bomb (n.)

1588, from Fr. bombe, from It. bomba, probably from L. bombus "a buzzing or booming sound," from Gk. bombos "deep and hollow sound," echoic. Originally of mortar shells, etc.; modern sense of "explosive device placed by hand or dropped from airplane" is 1909. Meaning "old car" is from 1953. Meaning "success" is from 1954 (though late 1990s slang in the bomb "the best" is probably a fresh formation); opposite sense of "a failure" is from 1963. The bomb "atomic bomb" is from 1945. Bombshell in the fig. sense of "shattering or devastating thing or event" is from 1860; in ref. to a pretty woman (esp. a blonde) it is attested from 1942. Bomber as a type of military aircraft is from 1917. Bombed "drunk" is from 1959.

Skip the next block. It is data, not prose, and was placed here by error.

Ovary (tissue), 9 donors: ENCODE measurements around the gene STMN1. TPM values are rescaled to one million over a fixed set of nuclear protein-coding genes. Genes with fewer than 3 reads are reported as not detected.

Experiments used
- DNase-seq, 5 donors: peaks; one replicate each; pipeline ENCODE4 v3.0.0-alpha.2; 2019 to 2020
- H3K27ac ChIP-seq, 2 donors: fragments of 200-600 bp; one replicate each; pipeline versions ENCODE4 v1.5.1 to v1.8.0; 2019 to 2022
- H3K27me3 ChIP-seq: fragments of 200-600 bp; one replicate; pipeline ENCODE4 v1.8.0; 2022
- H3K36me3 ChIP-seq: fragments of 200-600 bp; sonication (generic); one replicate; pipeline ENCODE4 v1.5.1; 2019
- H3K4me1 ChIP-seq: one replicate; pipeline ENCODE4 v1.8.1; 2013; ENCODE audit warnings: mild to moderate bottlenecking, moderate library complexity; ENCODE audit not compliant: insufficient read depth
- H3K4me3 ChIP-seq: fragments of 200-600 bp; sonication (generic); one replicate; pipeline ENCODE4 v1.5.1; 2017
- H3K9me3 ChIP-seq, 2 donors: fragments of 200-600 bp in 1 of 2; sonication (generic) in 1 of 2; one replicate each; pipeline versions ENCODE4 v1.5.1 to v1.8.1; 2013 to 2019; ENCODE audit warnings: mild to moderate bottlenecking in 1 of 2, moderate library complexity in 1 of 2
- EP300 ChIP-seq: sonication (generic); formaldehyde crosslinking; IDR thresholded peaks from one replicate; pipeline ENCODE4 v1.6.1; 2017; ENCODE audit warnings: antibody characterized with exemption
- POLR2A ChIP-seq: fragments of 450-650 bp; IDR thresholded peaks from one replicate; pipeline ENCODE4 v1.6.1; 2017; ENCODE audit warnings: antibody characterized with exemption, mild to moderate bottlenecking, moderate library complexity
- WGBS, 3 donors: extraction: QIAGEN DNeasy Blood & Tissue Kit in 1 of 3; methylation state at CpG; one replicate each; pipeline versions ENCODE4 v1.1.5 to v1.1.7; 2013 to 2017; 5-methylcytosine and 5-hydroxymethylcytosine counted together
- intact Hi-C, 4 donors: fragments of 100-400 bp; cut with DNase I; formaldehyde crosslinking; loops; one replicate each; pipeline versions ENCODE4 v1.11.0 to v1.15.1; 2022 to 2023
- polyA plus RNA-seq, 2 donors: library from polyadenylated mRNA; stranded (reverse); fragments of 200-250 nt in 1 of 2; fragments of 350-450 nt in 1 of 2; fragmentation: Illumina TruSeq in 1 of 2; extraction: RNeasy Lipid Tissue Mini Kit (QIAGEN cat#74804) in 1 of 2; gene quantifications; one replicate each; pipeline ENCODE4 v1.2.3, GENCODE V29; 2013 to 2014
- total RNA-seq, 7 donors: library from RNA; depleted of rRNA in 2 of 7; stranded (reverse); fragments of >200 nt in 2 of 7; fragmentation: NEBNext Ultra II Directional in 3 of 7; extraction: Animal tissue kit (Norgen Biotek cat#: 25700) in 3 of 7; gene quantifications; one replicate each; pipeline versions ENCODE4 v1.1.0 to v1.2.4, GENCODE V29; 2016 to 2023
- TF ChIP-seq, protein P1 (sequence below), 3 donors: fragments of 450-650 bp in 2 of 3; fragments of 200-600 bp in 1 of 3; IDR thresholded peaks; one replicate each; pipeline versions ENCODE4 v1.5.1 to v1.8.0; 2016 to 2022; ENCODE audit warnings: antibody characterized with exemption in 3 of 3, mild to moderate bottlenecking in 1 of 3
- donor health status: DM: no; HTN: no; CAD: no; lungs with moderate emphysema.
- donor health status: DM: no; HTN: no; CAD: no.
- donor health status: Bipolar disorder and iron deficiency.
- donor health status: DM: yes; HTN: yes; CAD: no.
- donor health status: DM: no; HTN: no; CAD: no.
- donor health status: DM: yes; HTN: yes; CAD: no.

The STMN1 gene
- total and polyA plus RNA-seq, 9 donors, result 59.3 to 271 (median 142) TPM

@ Online Etymology Dictionary


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